July 16: Quatorze Juillet

My bunting is the right way round when Michele and Sonny look at it

In the run-up the 4th of July in the U.S., you can’t move for red, white and blue stuff to buy, from Stars & Stripes streamers to hang up on your porch to flags to stick in your hot dogs. There was very little of that kind of thing here – none, in fact. Bastille Day, the quatorze juillet, is a jour ferié, a national holiday, but there doesn’t seem anything frenetic about it, as in, Oh, god, I’ve forgotten the red, white and blue paper plates, I must rush back to the supermarket before they’re sold out.

There are fireworks displays everywhere of course. In Nice there is always a magnificent display over the sea in the Baie des Anges – people come from miles around to see it. There are parades, and lots of villages have little fetes to celebrate in front of the town hall or church, with music and dancing. I noticed one or two bleu-blanc-rouge flags on top of stalls in the market, but otherwise, not much. It’s a laid-back sort of national holiday, marked publicly rather than individually – which is appropriately French, really.

Mini bunting (Ted helped make this)

So people were slightly bemused when I climbed up a ladder in front of the restaurant on the morning of the 14th of July and hung up blue, white and red bunting – homemade, I’ll have you know! – from the scaffolding. (The ville de Nice put up the scaffolding to protect people from any plaster than might fall off the police HQ. There’s scaffolding all over Nice – people blame the mostly imaginary flying plaster issue on the construction of the Tram; it’s a long, ongoing story…)


Can you see my bunting flapping? (Look hard...)


Unfortunately, I hung the bunting up backwards, so that it looks red, white and blue from outside the restaurant. Well, it gave everyone the chance to point it out. Ever noticed how the one thing we’re all really good at is criticising? And guess what?It’s still holding up in the heat two days later! I like bunting, it’s so chirpy, as well as being easy to make.

Patrick with the farcis


We had a special menu that included farcis niçois: tomatoes, courgettes, onions and potatoes stuffed with a mix of minced pork and veal and roasted in olive oil. This is one of my absolute favourites! Pretty much every restaurant in this region has their own recipe, a variation on the proportion of pork to veal or beef, the texture of the mince, the size and shape of the vegetables, the amount of vegetable flesh mixed back into the stuffing, the firmness of the vegetables after cooking, the quality and quantity of the olive oil… The sous chef, Patrick, who we call Ratatouille, made ours. He’s excellent on the local dishes, although his nickname comes from his slightly rattish appearance in a floppy chef’s hat rather than from his ratatouille, another typically Niçois dish, and also excellent.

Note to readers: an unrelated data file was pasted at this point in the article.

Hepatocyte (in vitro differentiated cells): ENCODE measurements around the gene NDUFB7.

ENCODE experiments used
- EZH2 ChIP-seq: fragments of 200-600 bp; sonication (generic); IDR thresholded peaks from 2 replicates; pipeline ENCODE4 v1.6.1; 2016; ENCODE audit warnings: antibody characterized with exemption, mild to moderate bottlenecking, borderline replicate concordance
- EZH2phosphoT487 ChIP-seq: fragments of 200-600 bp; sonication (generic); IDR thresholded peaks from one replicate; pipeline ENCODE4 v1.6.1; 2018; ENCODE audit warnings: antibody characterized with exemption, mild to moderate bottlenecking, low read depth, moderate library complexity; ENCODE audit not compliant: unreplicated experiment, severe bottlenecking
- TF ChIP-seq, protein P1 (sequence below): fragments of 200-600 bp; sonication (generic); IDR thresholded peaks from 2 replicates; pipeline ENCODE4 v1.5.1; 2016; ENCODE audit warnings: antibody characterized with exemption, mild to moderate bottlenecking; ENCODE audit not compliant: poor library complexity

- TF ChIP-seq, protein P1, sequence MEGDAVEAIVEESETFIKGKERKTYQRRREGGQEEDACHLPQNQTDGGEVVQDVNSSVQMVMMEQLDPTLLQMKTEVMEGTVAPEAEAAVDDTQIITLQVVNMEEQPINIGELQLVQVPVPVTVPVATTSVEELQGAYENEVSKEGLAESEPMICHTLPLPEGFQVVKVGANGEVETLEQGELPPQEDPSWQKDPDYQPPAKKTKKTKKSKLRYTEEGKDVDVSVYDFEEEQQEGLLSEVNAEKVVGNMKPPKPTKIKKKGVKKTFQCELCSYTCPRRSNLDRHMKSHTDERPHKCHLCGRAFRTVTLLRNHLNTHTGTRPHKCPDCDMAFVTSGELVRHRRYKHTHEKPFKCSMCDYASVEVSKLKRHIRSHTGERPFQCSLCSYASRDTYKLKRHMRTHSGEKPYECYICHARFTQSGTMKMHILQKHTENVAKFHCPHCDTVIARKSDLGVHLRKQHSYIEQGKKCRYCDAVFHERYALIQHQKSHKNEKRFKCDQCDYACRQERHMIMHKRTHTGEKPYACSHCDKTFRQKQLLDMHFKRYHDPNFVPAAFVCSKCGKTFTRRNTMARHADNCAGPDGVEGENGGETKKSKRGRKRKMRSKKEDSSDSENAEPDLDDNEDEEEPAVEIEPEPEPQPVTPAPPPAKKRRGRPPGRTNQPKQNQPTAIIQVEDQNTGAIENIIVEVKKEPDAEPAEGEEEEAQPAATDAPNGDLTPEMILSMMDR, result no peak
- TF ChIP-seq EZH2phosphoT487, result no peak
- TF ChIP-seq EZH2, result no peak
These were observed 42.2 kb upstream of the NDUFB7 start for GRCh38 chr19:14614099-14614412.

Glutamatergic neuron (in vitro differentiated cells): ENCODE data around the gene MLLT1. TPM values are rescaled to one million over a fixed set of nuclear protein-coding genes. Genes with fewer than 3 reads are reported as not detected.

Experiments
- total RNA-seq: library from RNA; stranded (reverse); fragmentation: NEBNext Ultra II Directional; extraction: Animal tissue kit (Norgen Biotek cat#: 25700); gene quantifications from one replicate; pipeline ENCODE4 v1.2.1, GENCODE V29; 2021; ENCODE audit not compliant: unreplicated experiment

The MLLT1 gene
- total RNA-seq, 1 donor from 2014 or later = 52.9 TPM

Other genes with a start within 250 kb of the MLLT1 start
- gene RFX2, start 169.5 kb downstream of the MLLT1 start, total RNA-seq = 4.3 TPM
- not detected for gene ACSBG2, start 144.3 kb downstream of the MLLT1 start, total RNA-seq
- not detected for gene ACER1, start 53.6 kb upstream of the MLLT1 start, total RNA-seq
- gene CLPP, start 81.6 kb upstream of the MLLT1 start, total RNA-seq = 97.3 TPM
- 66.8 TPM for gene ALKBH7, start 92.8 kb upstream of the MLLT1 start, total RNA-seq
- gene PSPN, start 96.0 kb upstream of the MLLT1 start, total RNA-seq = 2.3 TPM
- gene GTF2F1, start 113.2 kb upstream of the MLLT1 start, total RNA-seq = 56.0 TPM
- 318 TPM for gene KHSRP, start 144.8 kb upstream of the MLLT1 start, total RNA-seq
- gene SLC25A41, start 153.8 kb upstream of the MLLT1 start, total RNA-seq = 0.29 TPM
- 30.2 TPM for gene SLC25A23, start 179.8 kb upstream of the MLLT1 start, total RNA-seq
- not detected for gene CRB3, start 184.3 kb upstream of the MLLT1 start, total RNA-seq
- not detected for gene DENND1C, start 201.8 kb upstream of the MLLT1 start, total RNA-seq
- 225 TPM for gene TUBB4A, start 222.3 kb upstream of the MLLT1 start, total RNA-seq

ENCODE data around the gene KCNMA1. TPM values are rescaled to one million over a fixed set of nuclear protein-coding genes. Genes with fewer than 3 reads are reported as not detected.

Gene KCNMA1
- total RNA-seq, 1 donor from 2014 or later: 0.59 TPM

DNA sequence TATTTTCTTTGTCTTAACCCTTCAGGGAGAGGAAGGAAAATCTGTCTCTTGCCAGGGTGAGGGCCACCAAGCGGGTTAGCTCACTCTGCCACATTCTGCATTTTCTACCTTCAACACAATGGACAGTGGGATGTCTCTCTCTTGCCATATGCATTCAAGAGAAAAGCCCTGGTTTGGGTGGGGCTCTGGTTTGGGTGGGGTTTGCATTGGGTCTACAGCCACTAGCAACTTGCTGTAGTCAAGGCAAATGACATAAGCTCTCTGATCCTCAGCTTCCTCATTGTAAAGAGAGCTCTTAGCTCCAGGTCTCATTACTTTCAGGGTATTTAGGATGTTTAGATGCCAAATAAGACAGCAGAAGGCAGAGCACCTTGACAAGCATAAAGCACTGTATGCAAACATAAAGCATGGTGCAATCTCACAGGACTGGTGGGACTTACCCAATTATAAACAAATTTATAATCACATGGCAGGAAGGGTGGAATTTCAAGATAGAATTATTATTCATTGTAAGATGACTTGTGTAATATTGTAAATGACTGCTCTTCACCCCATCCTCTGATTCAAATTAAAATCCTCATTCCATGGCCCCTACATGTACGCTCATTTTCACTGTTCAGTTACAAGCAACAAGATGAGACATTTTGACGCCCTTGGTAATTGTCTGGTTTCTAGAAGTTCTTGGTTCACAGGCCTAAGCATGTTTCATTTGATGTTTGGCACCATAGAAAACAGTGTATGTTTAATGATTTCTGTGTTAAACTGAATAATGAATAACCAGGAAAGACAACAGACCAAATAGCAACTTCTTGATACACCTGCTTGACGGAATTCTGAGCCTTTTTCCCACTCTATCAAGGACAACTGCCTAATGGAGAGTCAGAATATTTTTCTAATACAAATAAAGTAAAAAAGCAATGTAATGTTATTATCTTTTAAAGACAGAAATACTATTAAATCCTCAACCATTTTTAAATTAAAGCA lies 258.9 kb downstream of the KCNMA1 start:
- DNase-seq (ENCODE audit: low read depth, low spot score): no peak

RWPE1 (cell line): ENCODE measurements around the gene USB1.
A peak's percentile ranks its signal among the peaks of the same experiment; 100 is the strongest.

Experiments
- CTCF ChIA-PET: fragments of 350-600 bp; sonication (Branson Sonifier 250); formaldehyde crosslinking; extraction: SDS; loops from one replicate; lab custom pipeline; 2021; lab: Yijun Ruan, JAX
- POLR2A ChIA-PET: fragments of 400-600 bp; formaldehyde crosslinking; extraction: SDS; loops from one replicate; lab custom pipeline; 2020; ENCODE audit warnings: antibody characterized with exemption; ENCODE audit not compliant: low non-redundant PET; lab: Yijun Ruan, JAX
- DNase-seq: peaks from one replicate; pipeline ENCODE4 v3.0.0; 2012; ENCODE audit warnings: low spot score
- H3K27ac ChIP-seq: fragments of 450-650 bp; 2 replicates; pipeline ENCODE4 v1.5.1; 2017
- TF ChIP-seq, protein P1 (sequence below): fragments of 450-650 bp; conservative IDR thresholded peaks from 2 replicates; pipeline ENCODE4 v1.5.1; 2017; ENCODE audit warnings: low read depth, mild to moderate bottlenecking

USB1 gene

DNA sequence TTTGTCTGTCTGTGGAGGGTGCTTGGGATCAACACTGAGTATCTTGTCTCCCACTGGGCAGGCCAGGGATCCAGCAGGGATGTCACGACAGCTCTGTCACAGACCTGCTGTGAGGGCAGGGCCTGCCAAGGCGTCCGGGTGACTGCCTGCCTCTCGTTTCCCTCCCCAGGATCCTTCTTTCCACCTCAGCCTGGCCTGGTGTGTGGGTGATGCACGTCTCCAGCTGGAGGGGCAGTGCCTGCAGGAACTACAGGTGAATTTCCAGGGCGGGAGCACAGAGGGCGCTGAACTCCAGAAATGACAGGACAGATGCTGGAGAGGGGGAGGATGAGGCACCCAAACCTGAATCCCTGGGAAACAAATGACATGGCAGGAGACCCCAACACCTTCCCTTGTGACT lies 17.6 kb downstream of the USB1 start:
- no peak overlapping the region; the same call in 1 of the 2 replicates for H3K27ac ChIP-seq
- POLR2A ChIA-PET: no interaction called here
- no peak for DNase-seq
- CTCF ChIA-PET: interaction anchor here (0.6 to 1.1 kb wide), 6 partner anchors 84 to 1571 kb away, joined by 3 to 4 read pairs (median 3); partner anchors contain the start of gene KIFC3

I’d made a date a few days ago with some new friends to have dinner at the restaurant on the 14th – none of us had thought about it being a holiday. It didn’t matter of course, but Joel had asked me to be prepared to help out. In the event I didn’t have to: Denise stayed behind the bar, so with Michele, Yen and Joel zooming about on the floor, I could enjoy my farcis on the terrasse like an ordinary punter. At 10pm, when the fireworks started, every seagull in Nice seemed to take off screeching at the same time, which was quite a surreal experience.

My purslane salad

If I had met three new and interesting people in London, it would have taken months and months for us all to find a time and motive to meet again, but life really is less complicated here. So, I celebrated Bastille Day with Toni, who runs a luxurious B&B; Nadia, a beautiful Palestinian who chose to live in Nice because it’s more central for her work as UN consultant on gender in the arab world, and Gayle, who works with a team of international language trainers in Monaco. I brought Toni some purslane because it’s a bit like watercress, which she couldn’t find the other day. Denise says it’s a weed that they use in soups in Vietnam, but I’ve been eating as a plain salad because I’ve discovered it’s like a superfood, full of omega-3 fatty acids, anti-oxidants, and even melatonin. It’s cheap too. Do they sell this stuff in Sainbury’s and I just never noticed?

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About Suellen Grealy

In 2011, a series of coincidences led my husband Joel, our cat Ted and me away from London, where we lived quite happily for 30 years, to Nice, where Joel grew up. While he and his sister ran their restaurant, I wrote a novel. Family being family, Joel and his sister no longer work together. Writing being writing, the novel lingers on... Meanwhile, we've found ways of living a completely different life from the one we had in London, including running our own restaurant together, 7 Villermont. The only constants are our Ted, our now-battered Peugeot, and each other. Everything else is a complete surprise
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